The Delta wing 220 is also provided with conventional flaps 224 and 225; and there are vertical control surfaces 228 and 229 extending downwardly from the wing 220. Each of these control surfaces 228 and 229 is provided with a rudder 230 operated by conventional operating mechanism.

The pivot connection of each of the flippers 17 and 18 to the tips of the wing 220 is located behind the aerodynamic center of the flipper and behind the center of gravity of the aircraft.

The aircraft shown in Figures 15 and 16 has a for- Ward wheel 235 and has rearward wheels 237 in shrouds that form the control surfaces 228 and 229. The aircraft is controlled by a pilot seated in a cabin 239. The control of the flippers 17 and 18 is preferably the same as already described, and the control of the flaps 224 and 225, and other parts of the aircraft, conventional controls operated as in other airplanes.

What is claimed is:

1. An aircraft having a sweptback sustaining wing of airfoil section, flippers immediately beyond the wing tips, means connecting the flippers to the tip ends of the wing including hearings on which each of the flippers is angularly movable about an axis extending transversely of the intended line of flight of the aircraft, each of the flippers having free floating movement on said bearings and the axis of each of said bearings being located behind the aerodynamic center of the flipper, a control surface element attached to each flipper, and movable angularly with respect thereto, and a connection between said control surface element and a part of the aircraft with respect to which the flipper moves, said connection being oriented to move the control surface element upon angular movement of the flipper with respect to the swing.

2. The aircraft described in claim 1 and in which the wing is a swept-back wing of substantially shorter chordwise extent at the wing tips, and in which the flippers are airfoil sections shaped to form approximate extensions of the wing when in neutral positions and the axis about which each of the flippers has angular movement extends at substantially right angles to the intended line of flight, and the flipper is freely movable on the bearings whereby its angle of attack is substantially independent of the angle of attack of the main wing under various operating conditions.

3. The aircraft described in claim 1 and in which each flipper is free to rotate on said bearings and the control surface element of each flipper is a spanwise extending flap hinged to the rearward end of the other portion of the flipper.

4. The aircraft described in claim 3 and in which the flipper is free to rotate on said bearings but the control surface element of the flipper is connected with pilot-operated means for moving the control surface element of the flipper.

5. The aircraft described in claim 1 and in which the wing has a swept-back leading edge and is of substantially shorter chordwise extent at the wing tips, and in which the flippers are airfoil sections shaped to form approximate extensions of the Wing with their root ends of substantially the same chordwise extent as the tips of the wing, the said bearing means having its axis of rotation at substantially right angles with the intended direction of the flight of the aircraft and being formed in part by a shaft extending at opposite ends into the wing and the flipper, the flipper being free to rotate about the axis of the shaft, and the control surface element of the flipper being a spanwise extending flap at the trailing edge of the flipper.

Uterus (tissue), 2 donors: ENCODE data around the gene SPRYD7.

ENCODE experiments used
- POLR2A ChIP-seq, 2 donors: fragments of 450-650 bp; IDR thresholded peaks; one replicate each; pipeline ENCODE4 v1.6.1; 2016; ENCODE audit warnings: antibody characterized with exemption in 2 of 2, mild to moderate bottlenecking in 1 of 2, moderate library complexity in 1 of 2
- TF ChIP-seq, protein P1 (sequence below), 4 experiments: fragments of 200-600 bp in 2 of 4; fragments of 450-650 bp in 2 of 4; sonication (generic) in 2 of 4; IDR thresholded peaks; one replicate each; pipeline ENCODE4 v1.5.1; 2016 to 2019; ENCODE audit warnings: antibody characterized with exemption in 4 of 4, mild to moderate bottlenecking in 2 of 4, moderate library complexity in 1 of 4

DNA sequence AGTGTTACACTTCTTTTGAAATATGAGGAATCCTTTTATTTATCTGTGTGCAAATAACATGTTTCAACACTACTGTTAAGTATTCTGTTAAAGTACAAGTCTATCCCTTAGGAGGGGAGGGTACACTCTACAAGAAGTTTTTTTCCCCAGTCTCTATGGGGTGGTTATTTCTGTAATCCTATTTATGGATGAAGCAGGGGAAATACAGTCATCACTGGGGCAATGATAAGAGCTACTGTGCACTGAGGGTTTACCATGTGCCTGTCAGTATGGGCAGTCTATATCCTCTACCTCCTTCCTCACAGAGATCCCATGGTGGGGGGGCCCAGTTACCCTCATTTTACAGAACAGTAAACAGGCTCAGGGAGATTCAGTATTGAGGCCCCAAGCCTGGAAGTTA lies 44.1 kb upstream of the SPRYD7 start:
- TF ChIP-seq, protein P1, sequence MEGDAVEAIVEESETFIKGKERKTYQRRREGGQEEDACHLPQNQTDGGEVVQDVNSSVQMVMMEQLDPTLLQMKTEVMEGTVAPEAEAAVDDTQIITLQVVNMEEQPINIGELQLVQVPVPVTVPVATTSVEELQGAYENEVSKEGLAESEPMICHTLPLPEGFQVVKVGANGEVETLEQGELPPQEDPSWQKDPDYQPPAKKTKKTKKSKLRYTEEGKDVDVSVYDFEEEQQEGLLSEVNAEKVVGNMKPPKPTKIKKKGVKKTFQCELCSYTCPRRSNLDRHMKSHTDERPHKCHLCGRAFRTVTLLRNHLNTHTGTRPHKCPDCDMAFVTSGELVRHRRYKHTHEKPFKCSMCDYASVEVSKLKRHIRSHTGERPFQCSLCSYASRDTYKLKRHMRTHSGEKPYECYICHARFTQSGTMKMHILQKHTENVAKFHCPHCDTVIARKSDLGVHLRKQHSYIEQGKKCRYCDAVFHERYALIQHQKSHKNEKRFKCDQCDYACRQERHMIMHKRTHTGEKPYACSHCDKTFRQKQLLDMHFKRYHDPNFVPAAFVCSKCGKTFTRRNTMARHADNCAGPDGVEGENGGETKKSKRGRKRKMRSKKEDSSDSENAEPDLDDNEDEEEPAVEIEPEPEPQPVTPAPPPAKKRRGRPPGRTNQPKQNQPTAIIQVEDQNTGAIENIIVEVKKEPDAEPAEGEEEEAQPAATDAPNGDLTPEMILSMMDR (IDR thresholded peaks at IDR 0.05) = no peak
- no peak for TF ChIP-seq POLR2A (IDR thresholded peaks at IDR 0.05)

6. The aircraft described in claim and in which the shaft extends from the wing, and in which the flipper flap is operatively connected with the shaft and is operated by rotation of the shaft, and there are pilotoperated means for operatively controlling the surface element of the flipper including means for rotating the shaft with respect to the wing.

7. The aircraft described in claim 5 but in which the bearing on which the flipper moves includes thrust and radial load bearings in the flipper and through which the shaft extends, and the shaft is rotatable by pilotoperated means, and the flipper flap is operatively connected with the shaft whereby it is raised and depressed by rotation of the shaft.

8. An aircraft having a sweptback wing of airfoil section, flippers of airfoil section located immediately beyond the wing tips, means connecting the flippers to the wings, including a shaft extending beyond each wing tip and about which the flipper at each wing tip is angularly movable about an axis extending transversely of the intended line of flight of the aircraft, the axis being located rearward of the aerodynamic center of the flipper, and the flipper being freely floating on said shaft, a control surface element connected with each flipper, and a connection between the shaft and the control surface element, the connection being oriented to cause movement of the control surface element in the same direction as that of the flipper as the flipper swings freely on said shaft.

9. The aircraft described in claim 8 and in which there is a pulley connected to the control surface element of the flipper for movement as a unit therewith, another pulley secured to the shaft, and an endless belt extending around both of the pulleys and crossed so that the control surface element of the flipper moves in the same direction as that of the flipper as said flipper swings freely about said shaft.